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The end of DLA?
Tuesday 07 December 2010
The government is planning to replace Disability Living Allowance with a new benefit
The government has launched a consultation on plans to replace Disability Living Allowance (DLA) with a new benefit – Personal Independence Payment.
DLA is a non-means-tested benefit and is paid to over 3 million people. Launching the consultation, Minister for Disabled People Maria Miller said: "Personal Independence Payment will maintain the key principles of DLA, providing cash support to help overcome the barriers which prevent disabled people from participating fully in everyday life, but it will be delivered in a fairer, more consistent and sustainable manner."
Like DLA, the Personal Independence Payment would have two components – mobility and daily living. The government plans to introduce it in 2013/14 by reassessing recipients of DLA of working age. It is considering whether to reassess children and people aged over 65. In most cases the assessment would involve a face-to-face meeting with an independent healthcare professional.
Jane Alltimes, Mencap senior campaigns and policy officer, said: "We welcome the principle of making the new benefit easier to understand and the government's commitment to supporting disabled people to lead independent and active lives. However, the consultation's emphasis on focusing support on those with the highest needs is concerning.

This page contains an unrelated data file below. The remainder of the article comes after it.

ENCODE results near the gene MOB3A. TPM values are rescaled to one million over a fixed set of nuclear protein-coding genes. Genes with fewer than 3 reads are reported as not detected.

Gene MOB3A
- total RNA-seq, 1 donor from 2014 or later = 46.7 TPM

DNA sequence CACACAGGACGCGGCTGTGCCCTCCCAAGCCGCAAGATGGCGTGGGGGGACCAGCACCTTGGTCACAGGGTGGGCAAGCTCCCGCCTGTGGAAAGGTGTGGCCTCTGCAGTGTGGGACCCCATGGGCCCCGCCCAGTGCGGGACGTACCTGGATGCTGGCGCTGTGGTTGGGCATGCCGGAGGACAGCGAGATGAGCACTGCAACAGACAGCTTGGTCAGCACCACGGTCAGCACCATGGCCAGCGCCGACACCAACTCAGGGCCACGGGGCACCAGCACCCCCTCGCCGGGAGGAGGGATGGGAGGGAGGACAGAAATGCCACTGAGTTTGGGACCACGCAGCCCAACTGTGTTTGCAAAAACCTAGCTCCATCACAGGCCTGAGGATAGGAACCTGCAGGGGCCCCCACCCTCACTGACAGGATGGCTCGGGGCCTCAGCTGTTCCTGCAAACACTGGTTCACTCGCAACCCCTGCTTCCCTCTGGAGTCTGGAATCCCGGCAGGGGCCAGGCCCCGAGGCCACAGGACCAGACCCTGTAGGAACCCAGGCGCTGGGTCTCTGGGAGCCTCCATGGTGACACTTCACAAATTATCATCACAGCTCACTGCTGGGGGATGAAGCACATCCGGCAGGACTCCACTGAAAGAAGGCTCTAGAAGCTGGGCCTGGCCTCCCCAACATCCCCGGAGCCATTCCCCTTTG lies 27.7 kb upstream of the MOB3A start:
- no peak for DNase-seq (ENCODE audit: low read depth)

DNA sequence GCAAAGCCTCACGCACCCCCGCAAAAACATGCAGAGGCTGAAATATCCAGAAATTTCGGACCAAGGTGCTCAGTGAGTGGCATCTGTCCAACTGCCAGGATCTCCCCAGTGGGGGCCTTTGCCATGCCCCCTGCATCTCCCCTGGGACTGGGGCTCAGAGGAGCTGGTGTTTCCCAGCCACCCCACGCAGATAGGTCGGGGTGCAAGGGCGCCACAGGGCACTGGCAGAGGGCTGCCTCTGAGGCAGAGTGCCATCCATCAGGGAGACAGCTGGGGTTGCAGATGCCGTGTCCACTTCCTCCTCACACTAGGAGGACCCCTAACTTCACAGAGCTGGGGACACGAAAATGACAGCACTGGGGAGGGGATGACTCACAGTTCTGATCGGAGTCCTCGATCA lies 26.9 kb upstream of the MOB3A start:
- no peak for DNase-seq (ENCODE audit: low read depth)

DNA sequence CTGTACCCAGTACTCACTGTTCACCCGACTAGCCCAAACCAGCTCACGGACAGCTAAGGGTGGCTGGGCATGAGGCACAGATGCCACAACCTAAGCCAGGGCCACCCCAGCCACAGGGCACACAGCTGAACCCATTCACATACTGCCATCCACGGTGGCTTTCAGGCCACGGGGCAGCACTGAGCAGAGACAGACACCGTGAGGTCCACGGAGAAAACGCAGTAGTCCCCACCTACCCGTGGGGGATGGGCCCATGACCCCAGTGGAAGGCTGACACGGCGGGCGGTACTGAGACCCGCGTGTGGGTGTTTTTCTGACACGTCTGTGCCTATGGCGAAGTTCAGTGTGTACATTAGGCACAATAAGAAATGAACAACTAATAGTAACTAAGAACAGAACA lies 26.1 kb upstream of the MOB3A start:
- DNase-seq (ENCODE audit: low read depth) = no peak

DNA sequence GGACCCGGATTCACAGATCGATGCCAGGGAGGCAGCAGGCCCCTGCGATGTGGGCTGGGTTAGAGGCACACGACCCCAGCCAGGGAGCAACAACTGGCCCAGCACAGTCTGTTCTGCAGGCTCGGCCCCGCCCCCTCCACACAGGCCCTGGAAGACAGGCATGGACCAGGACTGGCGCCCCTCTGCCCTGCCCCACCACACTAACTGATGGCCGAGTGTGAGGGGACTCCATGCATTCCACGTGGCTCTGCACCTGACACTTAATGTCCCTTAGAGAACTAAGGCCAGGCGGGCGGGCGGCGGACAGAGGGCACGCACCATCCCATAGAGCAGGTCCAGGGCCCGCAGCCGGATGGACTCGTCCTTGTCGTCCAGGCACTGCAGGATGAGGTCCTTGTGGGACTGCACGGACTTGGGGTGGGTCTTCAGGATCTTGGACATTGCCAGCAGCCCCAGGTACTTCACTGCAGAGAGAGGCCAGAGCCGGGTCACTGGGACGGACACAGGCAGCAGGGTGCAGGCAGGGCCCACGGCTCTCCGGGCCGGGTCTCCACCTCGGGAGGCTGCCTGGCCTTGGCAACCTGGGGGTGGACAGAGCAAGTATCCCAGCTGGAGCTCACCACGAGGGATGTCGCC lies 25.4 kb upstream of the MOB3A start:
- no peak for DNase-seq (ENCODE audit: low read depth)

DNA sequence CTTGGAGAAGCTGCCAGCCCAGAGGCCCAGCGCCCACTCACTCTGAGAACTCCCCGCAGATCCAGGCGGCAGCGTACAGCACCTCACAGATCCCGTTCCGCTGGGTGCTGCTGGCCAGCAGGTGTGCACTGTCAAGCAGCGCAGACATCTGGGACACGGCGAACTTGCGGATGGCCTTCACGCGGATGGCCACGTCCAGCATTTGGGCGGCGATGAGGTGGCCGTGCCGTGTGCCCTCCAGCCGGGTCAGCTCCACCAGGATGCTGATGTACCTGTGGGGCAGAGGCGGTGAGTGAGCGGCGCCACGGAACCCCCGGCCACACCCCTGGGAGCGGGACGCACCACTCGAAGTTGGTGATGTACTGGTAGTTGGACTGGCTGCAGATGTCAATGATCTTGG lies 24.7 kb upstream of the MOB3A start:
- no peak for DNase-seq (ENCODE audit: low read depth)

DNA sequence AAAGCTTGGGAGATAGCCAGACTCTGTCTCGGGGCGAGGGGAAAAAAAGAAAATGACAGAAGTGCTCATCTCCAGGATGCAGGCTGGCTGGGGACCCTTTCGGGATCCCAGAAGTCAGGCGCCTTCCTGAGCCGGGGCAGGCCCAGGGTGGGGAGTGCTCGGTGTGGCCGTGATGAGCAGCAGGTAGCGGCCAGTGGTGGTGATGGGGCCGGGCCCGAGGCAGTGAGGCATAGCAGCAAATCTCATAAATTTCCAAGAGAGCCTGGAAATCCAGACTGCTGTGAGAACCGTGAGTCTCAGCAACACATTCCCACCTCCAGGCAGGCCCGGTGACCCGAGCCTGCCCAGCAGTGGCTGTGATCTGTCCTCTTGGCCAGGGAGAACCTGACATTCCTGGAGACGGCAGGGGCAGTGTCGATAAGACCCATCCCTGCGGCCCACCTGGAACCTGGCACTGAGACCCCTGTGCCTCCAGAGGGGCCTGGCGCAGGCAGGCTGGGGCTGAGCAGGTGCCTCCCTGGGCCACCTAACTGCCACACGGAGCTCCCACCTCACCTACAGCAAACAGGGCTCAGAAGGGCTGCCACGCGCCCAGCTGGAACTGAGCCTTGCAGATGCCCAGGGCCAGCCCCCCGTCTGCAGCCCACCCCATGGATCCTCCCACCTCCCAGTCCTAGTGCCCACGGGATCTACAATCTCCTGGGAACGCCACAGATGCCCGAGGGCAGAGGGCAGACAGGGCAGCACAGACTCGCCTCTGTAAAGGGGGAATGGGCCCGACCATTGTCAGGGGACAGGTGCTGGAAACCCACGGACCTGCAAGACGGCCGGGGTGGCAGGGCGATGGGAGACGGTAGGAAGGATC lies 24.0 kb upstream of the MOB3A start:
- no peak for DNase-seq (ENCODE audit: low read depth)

"The government must ensure that people with a learning disability, including those with moderate need, don't miss out on support to carry out everyday activities. It is vital that the assessment takes into account the particular needs of people with a learning disability. As DLA is not paid on the basis of a medical diagnosis, but to compensate disabled people for the extra costs incurred by the effect their condition has on the ability to get around or look after themselves, it will be a challenge for any new medical assessment to assess this."
The consultation on the plans will be open until 14 February 2011. The reform is related to wider plans for welfare reform, including a new Universal Credit.
Mencap has already been campaigning against plans to cut the mobility element of DLA for people living in residential care homes.
Jane Alltimes said: "It isn't entirely clear from the consultation paper how these plans will be carried over to the Personal Independence Payment, but it seems likely that there will be some exemptions for people living in residential homes. We will fight against any reduction in financial support paid to people with a learning disability – which is becoming even more important in the face of cuts to public services."